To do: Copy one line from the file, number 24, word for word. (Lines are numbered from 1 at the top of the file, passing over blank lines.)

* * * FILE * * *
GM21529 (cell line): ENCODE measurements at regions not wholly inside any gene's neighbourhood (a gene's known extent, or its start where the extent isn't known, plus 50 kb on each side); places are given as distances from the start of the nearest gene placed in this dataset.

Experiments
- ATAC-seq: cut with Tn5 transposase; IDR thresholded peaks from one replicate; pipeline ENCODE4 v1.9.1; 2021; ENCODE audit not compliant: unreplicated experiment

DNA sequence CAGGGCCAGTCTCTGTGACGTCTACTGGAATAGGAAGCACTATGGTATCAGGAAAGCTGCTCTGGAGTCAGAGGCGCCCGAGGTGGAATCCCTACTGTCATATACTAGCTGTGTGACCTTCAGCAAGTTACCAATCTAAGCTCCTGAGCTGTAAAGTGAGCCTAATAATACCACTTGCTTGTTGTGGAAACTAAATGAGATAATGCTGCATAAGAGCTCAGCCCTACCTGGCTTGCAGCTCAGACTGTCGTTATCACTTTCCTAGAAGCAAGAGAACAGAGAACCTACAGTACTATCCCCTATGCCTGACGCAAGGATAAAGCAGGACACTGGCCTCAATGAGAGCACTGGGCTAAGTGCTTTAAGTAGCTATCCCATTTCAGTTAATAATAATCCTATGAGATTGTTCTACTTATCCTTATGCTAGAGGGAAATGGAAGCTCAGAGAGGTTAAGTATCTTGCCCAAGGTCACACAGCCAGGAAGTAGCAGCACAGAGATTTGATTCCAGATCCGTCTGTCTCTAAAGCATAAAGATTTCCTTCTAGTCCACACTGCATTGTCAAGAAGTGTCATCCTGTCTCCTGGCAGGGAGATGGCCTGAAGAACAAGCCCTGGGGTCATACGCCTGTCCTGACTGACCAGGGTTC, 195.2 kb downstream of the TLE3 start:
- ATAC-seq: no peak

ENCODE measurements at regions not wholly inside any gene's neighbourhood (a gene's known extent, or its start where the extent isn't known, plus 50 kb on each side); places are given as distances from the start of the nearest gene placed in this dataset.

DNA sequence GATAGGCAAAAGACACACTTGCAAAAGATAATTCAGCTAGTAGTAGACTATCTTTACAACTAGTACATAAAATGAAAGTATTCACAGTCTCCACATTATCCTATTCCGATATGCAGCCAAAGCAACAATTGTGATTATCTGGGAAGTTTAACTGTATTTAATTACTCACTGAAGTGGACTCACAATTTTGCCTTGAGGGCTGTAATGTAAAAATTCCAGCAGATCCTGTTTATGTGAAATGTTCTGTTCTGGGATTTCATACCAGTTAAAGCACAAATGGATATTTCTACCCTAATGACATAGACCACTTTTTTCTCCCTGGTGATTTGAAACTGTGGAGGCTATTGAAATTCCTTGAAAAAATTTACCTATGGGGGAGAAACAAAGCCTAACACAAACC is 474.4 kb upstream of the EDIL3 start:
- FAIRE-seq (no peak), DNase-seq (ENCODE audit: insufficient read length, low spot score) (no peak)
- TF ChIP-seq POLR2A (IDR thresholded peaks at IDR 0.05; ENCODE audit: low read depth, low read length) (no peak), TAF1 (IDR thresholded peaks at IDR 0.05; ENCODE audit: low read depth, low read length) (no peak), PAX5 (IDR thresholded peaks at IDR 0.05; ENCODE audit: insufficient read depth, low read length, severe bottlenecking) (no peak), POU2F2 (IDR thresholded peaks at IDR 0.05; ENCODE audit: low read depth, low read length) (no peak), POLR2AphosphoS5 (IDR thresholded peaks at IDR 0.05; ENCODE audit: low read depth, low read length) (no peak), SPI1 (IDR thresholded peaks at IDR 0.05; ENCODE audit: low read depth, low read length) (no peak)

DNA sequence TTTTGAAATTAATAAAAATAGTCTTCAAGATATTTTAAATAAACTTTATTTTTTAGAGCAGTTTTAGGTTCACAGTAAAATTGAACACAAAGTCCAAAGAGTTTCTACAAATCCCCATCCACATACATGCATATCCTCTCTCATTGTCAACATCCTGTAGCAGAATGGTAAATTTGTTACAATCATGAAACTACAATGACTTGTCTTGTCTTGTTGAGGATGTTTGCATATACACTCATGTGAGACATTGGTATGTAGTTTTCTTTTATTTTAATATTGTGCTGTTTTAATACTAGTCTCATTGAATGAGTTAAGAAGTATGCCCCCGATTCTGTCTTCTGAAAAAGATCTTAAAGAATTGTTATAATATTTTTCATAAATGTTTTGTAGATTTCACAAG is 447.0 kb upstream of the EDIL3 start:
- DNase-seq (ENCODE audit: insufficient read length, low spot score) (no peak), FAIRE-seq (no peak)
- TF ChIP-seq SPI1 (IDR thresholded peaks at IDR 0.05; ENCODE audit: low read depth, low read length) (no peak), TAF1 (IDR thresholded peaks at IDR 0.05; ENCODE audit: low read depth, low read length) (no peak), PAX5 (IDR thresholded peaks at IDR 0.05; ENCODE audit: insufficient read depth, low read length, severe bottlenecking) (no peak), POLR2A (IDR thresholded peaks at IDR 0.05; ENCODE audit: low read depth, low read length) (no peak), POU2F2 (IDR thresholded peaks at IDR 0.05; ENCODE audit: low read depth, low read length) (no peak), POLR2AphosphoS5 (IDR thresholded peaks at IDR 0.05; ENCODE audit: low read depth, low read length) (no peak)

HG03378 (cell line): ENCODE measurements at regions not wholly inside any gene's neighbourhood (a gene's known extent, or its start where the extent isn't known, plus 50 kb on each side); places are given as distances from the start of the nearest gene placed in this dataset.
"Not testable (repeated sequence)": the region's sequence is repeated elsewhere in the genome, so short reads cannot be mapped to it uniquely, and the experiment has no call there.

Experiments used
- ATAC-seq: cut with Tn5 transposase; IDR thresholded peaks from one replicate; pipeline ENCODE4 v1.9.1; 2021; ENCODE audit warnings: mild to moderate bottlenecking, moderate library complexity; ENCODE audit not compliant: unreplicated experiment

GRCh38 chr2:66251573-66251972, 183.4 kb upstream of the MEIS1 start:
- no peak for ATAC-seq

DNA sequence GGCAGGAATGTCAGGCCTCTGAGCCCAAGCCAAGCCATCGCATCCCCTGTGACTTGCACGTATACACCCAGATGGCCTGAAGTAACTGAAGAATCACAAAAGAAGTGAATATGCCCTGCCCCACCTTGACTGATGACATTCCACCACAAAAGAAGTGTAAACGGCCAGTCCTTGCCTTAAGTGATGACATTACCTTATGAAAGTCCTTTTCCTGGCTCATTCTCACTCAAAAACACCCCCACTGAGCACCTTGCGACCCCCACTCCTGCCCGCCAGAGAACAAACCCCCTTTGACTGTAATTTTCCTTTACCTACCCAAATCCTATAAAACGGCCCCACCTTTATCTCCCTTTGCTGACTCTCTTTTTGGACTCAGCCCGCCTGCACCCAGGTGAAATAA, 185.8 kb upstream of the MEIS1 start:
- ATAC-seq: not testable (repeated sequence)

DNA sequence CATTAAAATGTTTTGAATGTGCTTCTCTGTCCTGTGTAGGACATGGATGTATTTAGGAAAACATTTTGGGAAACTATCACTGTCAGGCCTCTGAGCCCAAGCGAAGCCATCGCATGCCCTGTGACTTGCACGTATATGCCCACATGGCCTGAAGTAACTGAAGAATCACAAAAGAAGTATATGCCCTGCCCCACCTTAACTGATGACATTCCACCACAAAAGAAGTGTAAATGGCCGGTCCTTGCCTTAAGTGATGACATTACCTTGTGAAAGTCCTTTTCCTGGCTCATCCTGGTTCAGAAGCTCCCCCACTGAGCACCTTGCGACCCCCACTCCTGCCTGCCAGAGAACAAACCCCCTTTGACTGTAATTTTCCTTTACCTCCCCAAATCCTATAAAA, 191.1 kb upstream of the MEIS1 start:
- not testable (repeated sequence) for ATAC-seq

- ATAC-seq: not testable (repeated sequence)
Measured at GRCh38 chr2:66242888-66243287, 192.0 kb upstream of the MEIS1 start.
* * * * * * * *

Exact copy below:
Measured at GRCh38 chr2:66242888-66243287, 192.0 kb upstream of the MEIS1 start.